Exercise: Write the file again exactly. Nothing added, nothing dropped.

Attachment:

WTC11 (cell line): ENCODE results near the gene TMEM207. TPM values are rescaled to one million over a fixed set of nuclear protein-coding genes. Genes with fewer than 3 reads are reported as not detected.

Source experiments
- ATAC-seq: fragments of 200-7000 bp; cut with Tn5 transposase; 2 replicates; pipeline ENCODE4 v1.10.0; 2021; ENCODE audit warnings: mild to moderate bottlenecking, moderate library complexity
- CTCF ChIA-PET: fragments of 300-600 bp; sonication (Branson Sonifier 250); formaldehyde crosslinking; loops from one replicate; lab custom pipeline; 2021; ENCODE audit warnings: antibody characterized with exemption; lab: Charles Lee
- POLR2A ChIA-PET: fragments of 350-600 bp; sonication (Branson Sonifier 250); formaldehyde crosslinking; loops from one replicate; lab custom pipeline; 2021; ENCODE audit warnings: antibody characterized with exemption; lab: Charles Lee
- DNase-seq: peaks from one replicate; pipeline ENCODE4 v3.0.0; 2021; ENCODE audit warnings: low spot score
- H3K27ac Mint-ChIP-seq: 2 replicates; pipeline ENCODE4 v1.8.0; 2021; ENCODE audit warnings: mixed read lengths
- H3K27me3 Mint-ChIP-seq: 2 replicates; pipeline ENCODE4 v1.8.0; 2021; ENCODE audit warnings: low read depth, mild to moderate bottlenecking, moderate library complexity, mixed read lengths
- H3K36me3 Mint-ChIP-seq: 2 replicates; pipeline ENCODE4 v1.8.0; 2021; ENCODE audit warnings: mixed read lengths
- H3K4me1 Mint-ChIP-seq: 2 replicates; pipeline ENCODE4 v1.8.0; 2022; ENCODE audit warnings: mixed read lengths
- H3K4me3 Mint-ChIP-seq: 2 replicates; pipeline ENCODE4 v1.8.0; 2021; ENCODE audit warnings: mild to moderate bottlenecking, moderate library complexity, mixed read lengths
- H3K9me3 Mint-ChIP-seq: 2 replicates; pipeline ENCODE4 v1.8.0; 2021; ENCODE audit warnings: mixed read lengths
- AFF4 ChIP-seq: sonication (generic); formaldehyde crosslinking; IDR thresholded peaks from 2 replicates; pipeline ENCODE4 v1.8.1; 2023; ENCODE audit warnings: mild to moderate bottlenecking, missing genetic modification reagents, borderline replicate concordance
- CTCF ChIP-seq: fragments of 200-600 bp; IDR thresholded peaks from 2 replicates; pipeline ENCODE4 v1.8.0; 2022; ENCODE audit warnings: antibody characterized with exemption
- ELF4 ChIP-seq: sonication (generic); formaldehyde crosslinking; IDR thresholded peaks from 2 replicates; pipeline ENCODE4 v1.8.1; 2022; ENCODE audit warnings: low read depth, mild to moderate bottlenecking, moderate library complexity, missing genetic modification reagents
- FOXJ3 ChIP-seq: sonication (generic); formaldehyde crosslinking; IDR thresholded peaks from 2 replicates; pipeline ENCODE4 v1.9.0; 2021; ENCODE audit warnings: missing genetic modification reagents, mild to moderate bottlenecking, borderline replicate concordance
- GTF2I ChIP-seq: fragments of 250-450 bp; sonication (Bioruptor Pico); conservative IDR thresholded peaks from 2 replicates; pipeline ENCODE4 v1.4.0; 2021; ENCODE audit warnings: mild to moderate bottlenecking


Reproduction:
WTC11 (cell line): ENCODE results near the gene TMEM207. TPM values are rescaled to one million over a fixed set of nuclear protein-coding genes. Genes with fewer than 3 reads are reported as not detected.

Source experiments
- ATAC-seq: fragments of 200-7000 bp; cut with Tn5 transposase; 2 replicates; pipeline ENCODE4 v1.10.0; 2021; ENCODE audit warnings: mild to moderate bottlenecking, moderate library complexity
- CTCF ChIA-PET: fragments of 300-600 bp; sonication (Branson Sonifier 250); formaldehyde crosslinking; loops from one replicate; lab custom pipeline; 2021; ENCODE audit warnings: antibody characterized with exemption; lab: Charles Lee
- POLR2A ChIA-PET: fragments of 350-600 bp; sonication (Branson Sonifier 250); formaldehyde crosslinking; loops from one replicate; lab custom pipeline; 2021; ENCODE audit warnings: antibody characterized with exemption; lab: Charles Lee
- DNase-seq: peaks from one replicate; pipeline ENCODE4 v3.0.0; 2021; ENCODE audit warnings: low spot score
- H3K27ac Mint-ChIP-seq: 2 replicates; pipeline ENCODE4 v1.8.0; 2021; ENCODE audit warnings: mixed read lengths
- H3K27me3 Mint-ChIP-seq: 2 replicates; pipeline ENCODE4 v1.8.0; 2021; ENCODE audit warnings: low read depth, mild to moderate bottlenecking, moderate library complexity, mixed read lengths
- H3K36me3 Mint-ChIP-seq: 2 replicates; pipeline ENCODE4 v1.8.0; 2021; ENCODE audit warnings: mixed read lengths
- H3K4me1 Mint-ChIP-seq: 2 replicates; pipeline ENCODE4 v1.8.0; 2022; ENCODE audit warnings: mixed read lengths
- H3K4me3 Mint-ChIP-seq: 2 replicates; pipeline ENCODE4 v1.8.0; 2021; ENCODE audit warnings: mild to moderate bottlenecking, moderate library complexity, mixed read lengths
- H3K9me3 Mint-ChIP-seq: 2 replicates; pipeline ENCODE4 v1.8.0; 2021; ENCODE audit warnings: mixed read lengths
- AFF4 ChIP-seq: sonication (generic); formaldehyde crosslinking; IDR thresholded peaks from 2 replicates; pipeline ENCODE4 v1.8.1; 2023; ENCODE audit warnings: mild to moderate bottlenecking, missing genetic modification reagents, borderline replicate concordance
- CTCF ChIP-seq: fragments of 200-600 bp; IDR thresholded peaks from 2 replicates; pipeline ENCODE4 v1.8.0; 2022; ENCODE audit warnings: antibody characterized with exemption
- ELF4 ChIP-seq: sonication (generic); formaldehyde crosslinking; IDR thresholded peaks from 2 replicates; pipeline ENCODE4 v1.8.1; 2022; ENCODE audit warnings: low read depth, mild to moderate bottlenecking, moderate library complexity, missing genetic modification reagents
- FOXJ3 ChIP-seq: sonication (generic); formaldehyde crosslinking; IDR thresholded peaks from 2 replicates; pipeline ENCODE4 v1.9.0; 2021; ENCODE audit warnings: missing genetic modification reagents, mild to moderate bottlenecking, borderline replicate concordance
- GTF2I ChIP-seq: fragments of 250-450 bp; sonication (Bioruptor Pico); conservative IDR thresholded peaks from 2 replicates; pipeline ENCODE4 v1.4.0; 2021; ENCODE audit warnings: mild to moderate bottlenecking